What is Auto Slalom?
Auto Slalom (Sometimes known as AutoCross or Solo II) events are low to medium speed auto time trials events, often run on parking lots and airport runways. Street events and events at Go Kart tracks sometimes take place. Generally a miniature road course is defined using traffic cones. One driver at a time negotiates a course laid out with the cones, or pylons, testing their skill against the clock.
Time penalties are charged for disturbing cones. Typically the penalty is 2 seconds per cone. Each driver takes four runs at an event. Runs consist of one of more laps of the course. A driver is awarded the best time of all runs taken.
There is an upper speed guideline for autoslalom which is intended to keep speeds in a domain that most drivers have encountered on the streets and highways. The fastest cars at an autoslalom event can sometimes reach speeds over 100kph. Local events rarely exceed 80kph.
Is this the same as Solo 2?
Yes, same thing, different name. Solo 1 and 2 are owned trademarks of the Sports Car Club of America so we had to come up with our own names. Solo 2 became AutoSlalom, Solo 1 became Solo Sprint. AutoSlalom has also been called AutoCross and Gymkhana.
How much does it cost?
Auto Slalom is one of the most economical forms of performance driving. Atlantic Sports Car Club events typically cost $20 per driver. Regional level events may be slightly higher and events hosted at pay-for-use facilities such as Scotia Speed World may be slightly higher still. Consult the posted Supplemental Regulations for the event located on the Events Calendar of this website for specific costs.
All entrants must be a currently registered, paid member of an Atlantic Region Motor Sports (ARMS) club in order to compete. These clubs include The Bluenose Autosport Club, Moncton Motorsport Club, Fredericton Motorsport Club etc. ASCC club memberships are available at a cost of $30 per calendar year.
Do I need a race car?
Absolutely not. All vehicles entered are grouped into classes varying from completely stock to wildly modified. This ensures that you will only compete with similarly prepared vehicles. The only vehicles not permitted to compete are extremely short wheelbase vehicles like go-karts and those with a high centre of gravity such as SUVs and full sized trucks.
Do I need any special training?
No, AutoSlalom is a form of driver education itself. Anyone is welcome no matter what your skill level. While the various courses available in the region both from ASCC and other organizations can certainly help any competitor there is no requirement. You’ll learn a lot just by doing.
How do I know what class I should be in?
Consult the ARMS AutoSlalom General Competition Rules for complete classification information. This can be pretty daunting. If you have any questions or need help the best way to figure out where you should be is to post your information to the ‘SoloSport’ section of the ARMS Forum asking for help. You’ll find lots of fellow competitors willing to help you find your proper home.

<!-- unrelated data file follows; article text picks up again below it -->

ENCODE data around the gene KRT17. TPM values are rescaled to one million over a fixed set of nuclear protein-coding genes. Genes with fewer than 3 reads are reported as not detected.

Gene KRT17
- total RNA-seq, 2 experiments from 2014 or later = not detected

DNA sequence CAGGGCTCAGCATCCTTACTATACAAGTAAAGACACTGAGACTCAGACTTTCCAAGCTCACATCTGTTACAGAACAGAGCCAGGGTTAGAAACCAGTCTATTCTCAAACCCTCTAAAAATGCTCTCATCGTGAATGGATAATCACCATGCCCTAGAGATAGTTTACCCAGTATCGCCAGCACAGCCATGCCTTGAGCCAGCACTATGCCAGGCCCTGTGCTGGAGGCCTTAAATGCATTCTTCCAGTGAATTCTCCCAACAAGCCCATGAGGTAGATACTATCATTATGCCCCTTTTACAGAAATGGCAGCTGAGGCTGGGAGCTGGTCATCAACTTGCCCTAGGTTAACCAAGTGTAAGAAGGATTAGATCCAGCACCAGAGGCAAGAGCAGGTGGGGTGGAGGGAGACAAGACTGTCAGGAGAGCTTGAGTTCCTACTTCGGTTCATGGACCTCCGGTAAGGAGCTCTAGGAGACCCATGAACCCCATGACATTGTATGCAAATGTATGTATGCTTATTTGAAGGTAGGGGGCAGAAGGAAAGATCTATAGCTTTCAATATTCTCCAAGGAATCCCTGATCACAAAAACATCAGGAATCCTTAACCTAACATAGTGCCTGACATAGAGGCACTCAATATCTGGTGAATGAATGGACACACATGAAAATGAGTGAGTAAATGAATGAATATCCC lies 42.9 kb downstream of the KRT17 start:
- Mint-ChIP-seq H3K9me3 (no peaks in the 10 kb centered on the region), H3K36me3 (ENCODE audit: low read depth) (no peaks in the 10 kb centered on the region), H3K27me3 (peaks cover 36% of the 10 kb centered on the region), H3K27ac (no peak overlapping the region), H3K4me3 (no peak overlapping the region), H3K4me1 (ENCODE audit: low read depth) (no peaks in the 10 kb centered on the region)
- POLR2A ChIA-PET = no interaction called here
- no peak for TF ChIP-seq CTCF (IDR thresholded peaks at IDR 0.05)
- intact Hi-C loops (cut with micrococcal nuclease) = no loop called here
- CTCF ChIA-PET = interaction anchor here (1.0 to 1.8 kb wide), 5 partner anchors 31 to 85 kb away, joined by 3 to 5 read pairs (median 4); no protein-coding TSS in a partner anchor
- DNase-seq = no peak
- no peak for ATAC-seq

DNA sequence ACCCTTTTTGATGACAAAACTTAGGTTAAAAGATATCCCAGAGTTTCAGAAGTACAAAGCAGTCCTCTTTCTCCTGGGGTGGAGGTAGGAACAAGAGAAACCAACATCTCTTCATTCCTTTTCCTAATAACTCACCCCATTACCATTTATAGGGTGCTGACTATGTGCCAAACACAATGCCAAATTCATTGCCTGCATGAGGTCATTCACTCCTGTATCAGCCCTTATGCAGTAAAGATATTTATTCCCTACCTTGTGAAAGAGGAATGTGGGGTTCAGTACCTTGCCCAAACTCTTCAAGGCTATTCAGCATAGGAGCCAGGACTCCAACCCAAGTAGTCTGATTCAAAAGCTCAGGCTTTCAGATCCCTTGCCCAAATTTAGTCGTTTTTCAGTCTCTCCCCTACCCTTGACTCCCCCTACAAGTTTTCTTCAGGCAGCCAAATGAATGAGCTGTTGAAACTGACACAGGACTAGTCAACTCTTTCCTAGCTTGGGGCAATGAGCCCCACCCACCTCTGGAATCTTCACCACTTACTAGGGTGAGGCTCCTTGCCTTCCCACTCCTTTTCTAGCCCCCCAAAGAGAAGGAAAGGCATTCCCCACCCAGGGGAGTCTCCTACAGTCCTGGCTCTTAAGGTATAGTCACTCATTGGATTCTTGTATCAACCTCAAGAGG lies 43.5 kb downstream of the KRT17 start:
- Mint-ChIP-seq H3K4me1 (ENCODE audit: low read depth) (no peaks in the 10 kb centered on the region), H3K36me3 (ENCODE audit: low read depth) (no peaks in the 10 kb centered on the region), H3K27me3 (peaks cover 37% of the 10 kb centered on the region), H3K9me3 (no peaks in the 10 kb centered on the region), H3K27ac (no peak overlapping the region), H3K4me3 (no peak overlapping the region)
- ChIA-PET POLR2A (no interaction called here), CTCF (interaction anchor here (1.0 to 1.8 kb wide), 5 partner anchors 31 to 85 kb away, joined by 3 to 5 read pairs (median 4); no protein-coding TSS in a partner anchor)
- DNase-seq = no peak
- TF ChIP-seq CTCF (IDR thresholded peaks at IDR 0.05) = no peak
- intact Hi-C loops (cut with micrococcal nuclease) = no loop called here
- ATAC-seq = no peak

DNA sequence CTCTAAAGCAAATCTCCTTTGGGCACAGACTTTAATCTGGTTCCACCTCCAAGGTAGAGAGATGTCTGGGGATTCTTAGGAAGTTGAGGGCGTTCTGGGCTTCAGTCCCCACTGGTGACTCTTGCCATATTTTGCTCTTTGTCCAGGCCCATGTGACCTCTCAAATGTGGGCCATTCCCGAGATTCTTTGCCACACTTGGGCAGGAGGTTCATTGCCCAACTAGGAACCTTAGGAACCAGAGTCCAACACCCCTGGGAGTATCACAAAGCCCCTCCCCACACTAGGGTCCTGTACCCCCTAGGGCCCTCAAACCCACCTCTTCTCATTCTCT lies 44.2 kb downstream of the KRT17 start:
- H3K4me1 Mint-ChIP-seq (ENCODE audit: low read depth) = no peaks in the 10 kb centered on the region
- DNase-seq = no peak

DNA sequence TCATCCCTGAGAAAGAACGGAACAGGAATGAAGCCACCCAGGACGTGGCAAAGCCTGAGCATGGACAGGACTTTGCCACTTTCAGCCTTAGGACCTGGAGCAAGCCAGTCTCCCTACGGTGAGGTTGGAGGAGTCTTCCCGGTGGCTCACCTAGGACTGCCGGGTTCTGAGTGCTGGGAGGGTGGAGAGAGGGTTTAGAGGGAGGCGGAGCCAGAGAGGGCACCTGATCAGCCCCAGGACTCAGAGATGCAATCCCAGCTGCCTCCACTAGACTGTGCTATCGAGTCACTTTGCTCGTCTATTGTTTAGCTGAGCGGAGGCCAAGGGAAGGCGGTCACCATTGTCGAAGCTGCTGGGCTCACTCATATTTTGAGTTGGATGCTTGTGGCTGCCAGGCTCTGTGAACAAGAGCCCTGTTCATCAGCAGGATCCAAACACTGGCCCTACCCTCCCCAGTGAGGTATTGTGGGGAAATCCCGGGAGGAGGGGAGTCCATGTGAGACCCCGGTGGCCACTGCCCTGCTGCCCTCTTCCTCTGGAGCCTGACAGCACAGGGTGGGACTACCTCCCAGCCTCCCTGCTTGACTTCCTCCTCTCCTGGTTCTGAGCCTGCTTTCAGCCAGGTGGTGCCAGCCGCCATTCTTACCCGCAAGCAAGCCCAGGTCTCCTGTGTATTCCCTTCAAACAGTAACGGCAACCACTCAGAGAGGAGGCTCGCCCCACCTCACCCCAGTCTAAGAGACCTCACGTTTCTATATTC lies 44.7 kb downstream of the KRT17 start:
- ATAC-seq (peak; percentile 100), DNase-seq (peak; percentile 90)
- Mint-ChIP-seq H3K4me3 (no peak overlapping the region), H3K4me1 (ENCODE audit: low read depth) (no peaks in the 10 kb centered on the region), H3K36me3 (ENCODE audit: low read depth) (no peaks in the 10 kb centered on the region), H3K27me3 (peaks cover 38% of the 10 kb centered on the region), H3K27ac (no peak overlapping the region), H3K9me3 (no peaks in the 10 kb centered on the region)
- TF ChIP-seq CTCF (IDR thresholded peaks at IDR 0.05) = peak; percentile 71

Okay, I want to give it a try! What do I do?
First check the Events Calendar to find out when and where the next Slalom event takes place. Even better drop by the ARMS Forum and introduce yourself. You’ll find plenty of people ready to offer help and advice. Other than that drop by an event (Give yourself lots of time before the posted registration cut off time) and sign up!
Do I need to do anything special to my car before competing?
You don’t need to make any special modifications to your car in order to compete but some basic safety checks need to be observed. First make sure that your brakes are in good condition. When stopped with the engine running your brake pedal should be firm and not sink to the floor. Also make sure that your suspension (bushings, ball joints) are in good condition as well. Auto Slalom won’t damage these components but if they’re due for replacement they could pose safety hazards. Prior to competing your car will be checked for suitability.
Next you should make sure your tires are in good condition, no cracks or belts showing. You should also increase the pressure in your tires to around 40psi temporarily for the event. This will improve your car’s responsiveness and prevent ‘roll over’ that can occur with softer street tires. Remember to return the pressures to normal when you’re done the event!
Clean out your car interior of loose objects that may move around during hard maneuvering. CDs, sunglasses, kleenex boxes, etc.. Also remove the floor mat from the drivers seat location to prevent it getting in the way.
Where can I find more information?
Besides the ARMS Forum where you can get tips from local competitors there are numerous AutoSlalom FAQ’s available online. One good one is the Tire Rack Solo 2 Handbook.
What about insurance?
Your club membership and entry fee give you full liability coverage but does NOT cover your vehicle. Coverage for your vehicle depends entirely on your own insurance policy and you should ask your insurance provider if you have any questions. Generally insurance companies will NOT cover your car for damage while participating in a motorsports event.
All competitors require a Snell 2000 (M or SA) rated helmet or better in order to compete. If you don’t already have one don’t worry, the club has loaner helmets available at all events for no cost.
A sample of ASCC Auto Slalom
Scott M, 1997 Eagle Talon Turbo